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THE 'PAWNS' MAKE A MOVE
Kenny Moore
February 04, 1980
In the weeks before last Saturday's Oregon Indoor Track & Field Meet in Portland, the first U.S. event in which Soviet athletes were to participate since President Carter first threatened an Olympic boycott on Jan. 4, the Northwest hosted numbers of experienced and perceptive Olympians, all of them struggling to sort out the welter of hopes and goals and ideals that bear on the issue. In the difficult, often painful evolution of their thought could be seen the same rigor and honesty that carried them to their victories, their records. At the end of this melancholy passage, however, few of them see anything but a lasting division.
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February 04, 1980

The 'pawns' Make A Move

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"You find out somebody's organizing anything like that," said Jane Frederick with a catch in her throat, "and you sign me up to work for it."

But no alternative Games can meet the first requirement of an Olympics, that there be the toughest possible competition, that all the best gather to have it out on a given day. The Eastern bloc countries would attend no renegade Games, and the best that could be imagined would be parallel competitions going on for years until unity might be restored in a more placid time.

One more turning point in the athletes' discussions came last week, when Andrei Sakharov, the Soviet physicist, dissident and Nobel Peace Prize winner, was arrested and sent to domestic exile in the off-limits city of Gorky. This coming only a week after Amnesty International had reported the detention of numerous Soviet dissidents who had attempted to monitor the U.S.S.R.'s compliance with the Helsinki agreement on human rights. It was as if the Soviet government had judged that it could take such actions with relative impunity, that it couldn't possibly get any more flak than it was already taking over the invasion of Afghanistan. But, in fact, what it did was give a clear and chilling view of that regime's disregard for the right to diversity and tolerance that the Olympics themselves celebrate. For some athletes, the arrest of Sakharov was the last straw.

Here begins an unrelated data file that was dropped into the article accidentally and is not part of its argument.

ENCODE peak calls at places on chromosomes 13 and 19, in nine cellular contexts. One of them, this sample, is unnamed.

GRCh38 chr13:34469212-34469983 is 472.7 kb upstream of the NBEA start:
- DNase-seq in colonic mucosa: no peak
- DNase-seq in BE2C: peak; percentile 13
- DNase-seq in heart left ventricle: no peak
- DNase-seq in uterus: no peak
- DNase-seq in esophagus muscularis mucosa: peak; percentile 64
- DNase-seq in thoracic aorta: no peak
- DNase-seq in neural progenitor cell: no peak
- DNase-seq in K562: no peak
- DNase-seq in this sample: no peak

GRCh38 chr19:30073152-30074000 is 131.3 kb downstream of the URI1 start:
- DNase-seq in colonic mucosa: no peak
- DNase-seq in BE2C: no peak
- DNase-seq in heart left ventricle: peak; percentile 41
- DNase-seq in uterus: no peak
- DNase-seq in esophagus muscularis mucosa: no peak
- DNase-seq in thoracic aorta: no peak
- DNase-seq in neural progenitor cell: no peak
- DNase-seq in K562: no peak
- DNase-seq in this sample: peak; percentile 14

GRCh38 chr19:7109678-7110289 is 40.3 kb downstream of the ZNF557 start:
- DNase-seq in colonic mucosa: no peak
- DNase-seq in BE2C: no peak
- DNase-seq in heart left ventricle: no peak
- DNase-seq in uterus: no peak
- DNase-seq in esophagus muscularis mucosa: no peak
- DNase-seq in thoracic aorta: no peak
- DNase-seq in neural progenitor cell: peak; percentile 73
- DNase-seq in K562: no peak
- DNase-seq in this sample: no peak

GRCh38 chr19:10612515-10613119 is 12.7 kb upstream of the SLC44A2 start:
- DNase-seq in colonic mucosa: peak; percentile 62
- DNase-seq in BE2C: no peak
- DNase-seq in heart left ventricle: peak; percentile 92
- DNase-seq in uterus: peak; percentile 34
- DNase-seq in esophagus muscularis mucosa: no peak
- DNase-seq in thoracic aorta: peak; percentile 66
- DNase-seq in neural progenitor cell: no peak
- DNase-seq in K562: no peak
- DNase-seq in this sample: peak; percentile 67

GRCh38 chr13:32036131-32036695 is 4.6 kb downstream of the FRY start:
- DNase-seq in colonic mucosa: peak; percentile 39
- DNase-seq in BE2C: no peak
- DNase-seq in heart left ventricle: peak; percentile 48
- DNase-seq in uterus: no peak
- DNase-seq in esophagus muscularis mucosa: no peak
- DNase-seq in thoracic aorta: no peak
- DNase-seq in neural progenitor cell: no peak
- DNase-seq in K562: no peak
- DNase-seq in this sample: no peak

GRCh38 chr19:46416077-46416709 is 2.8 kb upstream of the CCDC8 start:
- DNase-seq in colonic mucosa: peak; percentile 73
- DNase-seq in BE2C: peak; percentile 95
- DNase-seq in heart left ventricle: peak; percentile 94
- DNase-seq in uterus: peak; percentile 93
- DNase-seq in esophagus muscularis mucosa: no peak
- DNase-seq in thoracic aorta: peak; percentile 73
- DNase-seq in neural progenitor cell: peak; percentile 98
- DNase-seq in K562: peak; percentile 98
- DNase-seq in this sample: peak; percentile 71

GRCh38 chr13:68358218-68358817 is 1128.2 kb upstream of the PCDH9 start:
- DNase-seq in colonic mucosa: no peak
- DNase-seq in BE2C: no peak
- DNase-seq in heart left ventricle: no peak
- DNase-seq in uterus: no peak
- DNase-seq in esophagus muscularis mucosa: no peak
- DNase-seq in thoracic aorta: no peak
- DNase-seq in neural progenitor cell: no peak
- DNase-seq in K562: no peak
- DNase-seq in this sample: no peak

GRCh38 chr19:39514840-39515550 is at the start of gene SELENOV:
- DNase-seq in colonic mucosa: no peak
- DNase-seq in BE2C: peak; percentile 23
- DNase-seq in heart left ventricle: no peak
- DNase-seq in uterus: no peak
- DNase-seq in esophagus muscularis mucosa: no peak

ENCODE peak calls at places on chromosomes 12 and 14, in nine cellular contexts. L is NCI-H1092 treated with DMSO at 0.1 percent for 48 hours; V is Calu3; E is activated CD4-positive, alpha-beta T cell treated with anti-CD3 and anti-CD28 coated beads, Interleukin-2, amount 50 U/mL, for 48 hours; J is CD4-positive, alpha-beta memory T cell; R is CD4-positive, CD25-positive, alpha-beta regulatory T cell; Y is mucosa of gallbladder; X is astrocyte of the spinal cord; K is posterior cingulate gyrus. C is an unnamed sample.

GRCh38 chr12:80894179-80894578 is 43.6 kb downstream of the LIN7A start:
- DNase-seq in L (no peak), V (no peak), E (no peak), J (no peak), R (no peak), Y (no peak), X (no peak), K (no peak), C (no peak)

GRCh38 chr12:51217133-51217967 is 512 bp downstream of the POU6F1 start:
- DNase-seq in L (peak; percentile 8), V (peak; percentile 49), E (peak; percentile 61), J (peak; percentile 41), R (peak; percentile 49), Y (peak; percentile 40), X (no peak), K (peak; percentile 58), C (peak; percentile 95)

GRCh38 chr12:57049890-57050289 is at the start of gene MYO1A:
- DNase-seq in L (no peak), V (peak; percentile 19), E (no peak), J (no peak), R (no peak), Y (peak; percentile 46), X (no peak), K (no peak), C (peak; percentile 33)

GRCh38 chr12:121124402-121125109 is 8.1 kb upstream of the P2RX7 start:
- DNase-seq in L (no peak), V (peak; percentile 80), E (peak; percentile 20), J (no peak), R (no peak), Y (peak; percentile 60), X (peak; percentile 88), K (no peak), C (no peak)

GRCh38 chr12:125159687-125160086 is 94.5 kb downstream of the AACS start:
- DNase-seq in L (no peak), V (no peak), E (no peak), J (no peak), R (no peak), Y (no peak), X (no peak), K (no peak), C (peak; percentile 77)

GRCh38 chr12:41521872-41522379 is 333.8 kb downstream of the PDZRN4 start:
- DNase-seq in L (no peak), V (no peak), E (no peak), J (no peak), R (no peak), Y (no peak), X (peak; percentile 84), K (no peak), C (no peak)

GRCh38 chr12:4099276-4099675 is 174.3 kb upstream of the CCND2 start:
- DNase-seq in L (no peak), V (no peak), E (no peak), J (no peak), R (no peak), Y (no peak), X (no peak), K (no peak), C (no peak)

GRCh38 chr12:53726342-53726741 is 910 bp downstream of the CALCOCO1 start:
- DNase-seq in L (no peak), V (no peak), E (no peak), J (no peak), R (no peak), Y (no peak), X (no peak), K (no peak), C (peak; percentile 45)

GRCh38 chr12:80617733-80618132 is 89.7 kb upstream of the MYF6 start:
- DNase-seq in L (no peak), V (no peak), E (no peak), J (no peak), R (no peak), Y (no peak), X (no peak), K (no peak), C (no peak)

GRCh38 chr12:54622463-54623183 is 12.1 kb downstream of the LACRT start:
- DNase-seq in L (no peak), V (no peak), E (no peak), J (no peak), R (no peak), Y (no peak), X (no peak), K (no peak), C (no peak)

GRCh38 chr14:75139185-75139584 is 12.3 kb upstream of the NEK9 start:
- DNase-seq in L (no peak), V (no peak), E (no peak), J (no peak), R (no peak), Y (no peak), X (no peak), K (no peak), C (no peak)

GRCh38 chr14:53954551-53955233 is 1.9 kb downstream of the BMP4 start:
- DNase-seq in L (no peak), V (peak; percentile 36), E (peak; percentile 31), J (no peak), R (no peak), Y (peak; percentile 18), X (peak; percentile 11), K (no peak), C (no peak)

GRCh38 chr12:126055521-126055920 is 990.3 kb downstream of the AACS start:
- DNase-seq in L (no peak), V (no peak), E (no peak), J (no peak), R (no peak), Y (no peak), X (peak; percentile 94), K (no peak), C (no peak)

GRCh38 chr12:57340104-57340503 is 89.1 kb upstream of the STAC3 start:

Anderson, growing angrier as he ran 330 after 330, rasped, "It is too late now, after all this, to think of going. It's too dangerous now. The world situation will still be precarious in July, passions will still be running. In 1956 there was blood in the water-polo pool when the Russians played a country they had just crushed [Hungary]. But that would be the least of the problems in Moscow. The worst would be the horror of violence between the athletes themselves."

Surely the most experienced athlete at the Portland meet in the matter of dashed Olympic hopes was Mike Boit of Kenya, a doctoral candidate in physical education at Oregon. In 1972 Boit was the 800-meter bronze medalist and finished fourth in the 1,500 despite having his training interrupted by anxiety over whether Kenya would boycott in protest of the IOC's admission of a Rhodesian team. In 1976 Boit was a favorite in the 800, but black Africa boycotted the Montreal Games because of the presence of New Zealand, which had rugby ties with South Africa. Now Boit sees the 1980 Olympics slipping toward the same void. No athlete's soul has been wrenched more than Boit's. Yet no athlete has kept affirming sport's value more doggedly. Saturday night he would win the 1,000-yard run in Portland in a meet record 2:09.5. But earlier there was a note of fatalism in his soft, dry voice as he asked, "Do you think there will be an Olympics? I don't want to train and have it taken away again."

And then the Soviets arrived. A contingent of seven athletes, a coach, a manager and an interpreter landed in Portland on Tuesday night. The city had had its share of bartenders pouring Russian vodka down storm drains in protest against the Afghanistan invasion, but one, Bill McCormick, owner of Jake's Famous Crawfish Restaurant, had given such activities a rather comic tone. "I just hope we never go to war with Scotland," he said as he dumped $500 worth of Stolichnaya.

There was one lonely silent protester at the airport to greet the Soviets, and even he couldn't resist giving his objections an impish twist. His hand-lettered sign read: JOE STALIN WOULD HAVE LOVED THE KABUL OLYMPICS.

Throughout their stay, there would be no visible displays of antagonism toward the Soviets, prompting the conclusion that Oregonians were sticking to their old habit of not mixing sports and politics, or at least were unwilling to visit the sins of the Kremlin upon the visitors.

For their part, the Soviet athletes left the talking to their coach, Valentin Tchistiakov, who calmly said they all knew of Carter's position, "but we feel no real misunderstanding between our two countries. That's why we're here." The Soviets watched the TV news with interest, especially when the story of Sakharov's exile broke, but when Carter came on to deliver his State of the Union address, one athlete switched the set off.

The only apprehensive moment came Thursday when the Soviet group visited the small coastal town of Seaside. There they were roughly invited into a bar by some very large, very direct and slightly inebriated loggers. "Settle a bet for us," the burly loggers said. "Are you those Russians?"

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